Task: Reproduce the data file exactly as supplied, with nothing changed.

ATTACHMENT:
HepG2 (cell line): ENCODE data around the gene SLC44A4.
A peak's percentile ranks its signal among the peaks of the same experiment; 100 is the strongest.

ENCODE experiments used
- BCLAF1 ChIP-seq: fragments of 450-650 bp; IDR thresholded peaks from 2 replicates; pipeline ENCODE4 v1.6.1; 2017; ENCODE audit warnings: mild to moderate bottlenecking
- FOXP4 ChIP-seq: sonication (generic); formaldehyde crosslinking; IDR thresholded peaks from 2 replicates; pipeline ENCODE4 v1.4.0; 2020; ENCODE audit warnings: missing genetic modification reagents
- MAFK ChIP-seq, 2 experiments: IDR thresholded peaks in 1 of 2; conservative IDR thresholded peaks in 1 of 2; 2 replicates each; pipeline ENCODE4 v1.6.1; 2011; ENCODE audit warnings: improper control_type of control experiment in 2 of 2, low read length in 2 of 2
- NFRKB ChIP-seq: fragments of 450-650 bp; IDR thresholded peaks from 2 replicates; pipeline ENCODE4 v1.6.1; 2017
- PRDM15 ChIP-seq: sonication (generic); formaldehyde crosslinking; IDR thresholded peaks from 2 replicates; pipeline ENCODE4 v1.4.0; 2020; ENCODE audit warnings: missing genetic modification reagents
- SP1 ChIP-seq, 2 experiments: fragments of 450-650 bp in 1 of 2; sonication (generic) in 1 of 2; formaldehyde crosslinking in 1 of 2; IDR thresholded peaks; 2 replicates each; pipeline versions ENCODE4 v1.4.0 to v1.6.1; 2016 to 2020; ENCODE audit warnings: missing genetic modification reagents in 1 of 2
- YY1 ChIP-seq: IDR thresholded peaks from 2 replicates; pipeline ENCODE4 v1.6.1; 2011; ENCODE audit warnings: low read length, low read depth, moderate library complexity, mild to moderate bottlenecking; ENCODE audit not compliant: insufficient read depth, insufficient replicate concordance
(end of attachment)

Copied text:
HepG2 (cell line): ENCODE data around the gene SLC44A4.
A peak's percentile ranks its signal among the peaks of the same experiment; 100 is the strongest.

ENCODE experiments used
- BCLAF1 ChIP-seq: fragments of 450-650 bp; IDR thresholded peaks from 2 replicates; pipeline ENCODE4 v1.6.1; 2017; ENCODE audit warnings: mild to moderate bottlenecking
- FOXP4 ChIP-seq: sonication (generic); formaldehyde crosslinking; IDR thresholded peaks from 2 replicates; pipeline ENCODE4 v1.4.0; 2020; ENCODE audit warnings: missing genetic modification reagents
- MAFK ChIP-seq, 2 experiments: IDR thresholded peaks in 1 of 2; conservative IDR thresholded peaks in 1 of 2; 2 replicates each; pipeline ENCODE4 v1.6.1; 2011; ENCODE audit warnings: improper control_type of control experiment in 2 of 2, low read length in 2 of 2
- NFRKB ChIP-seq: fragments of 450-650 bp; IDR thresholded peaks from 2 replicates; pipeline ENCODE4 v1.6.1; 2017
- PRDM15 ChIP-seq: sonication (generic); formaldehyde crosslinking; IDR thresholded peaks from 2 replicates; pipeline ENCODE4 v1.4.0; 2020; ENCODE audit warnings: missing genetic modification reagents
- SP1 ChIP-seq, 2 experiments: fragments of 450-650 bp in 1 of 2; sonication (generic) in 1 of 2; formaldehyde crosslinking in 1 of 2; IDR thresholded peaks; 2 replicates each; pipeline versions ENCODE4 v1.4.0 to v1.6.1; 2016 to 2020; ENCODE audit warnings: missing genetic modification reagents in 1 of 2
- YY1 ChIP-seq: IDR thresholded peaks from 2 replicates; pipeline ENCODE4 v1.6.1; 2011; ENCODE audit warnings: low read length, low read depth, moderate library complexity, mild to moderate bottlenecking; ENCODE audit not compliant: insufficient read depth, insufficient replicate concordance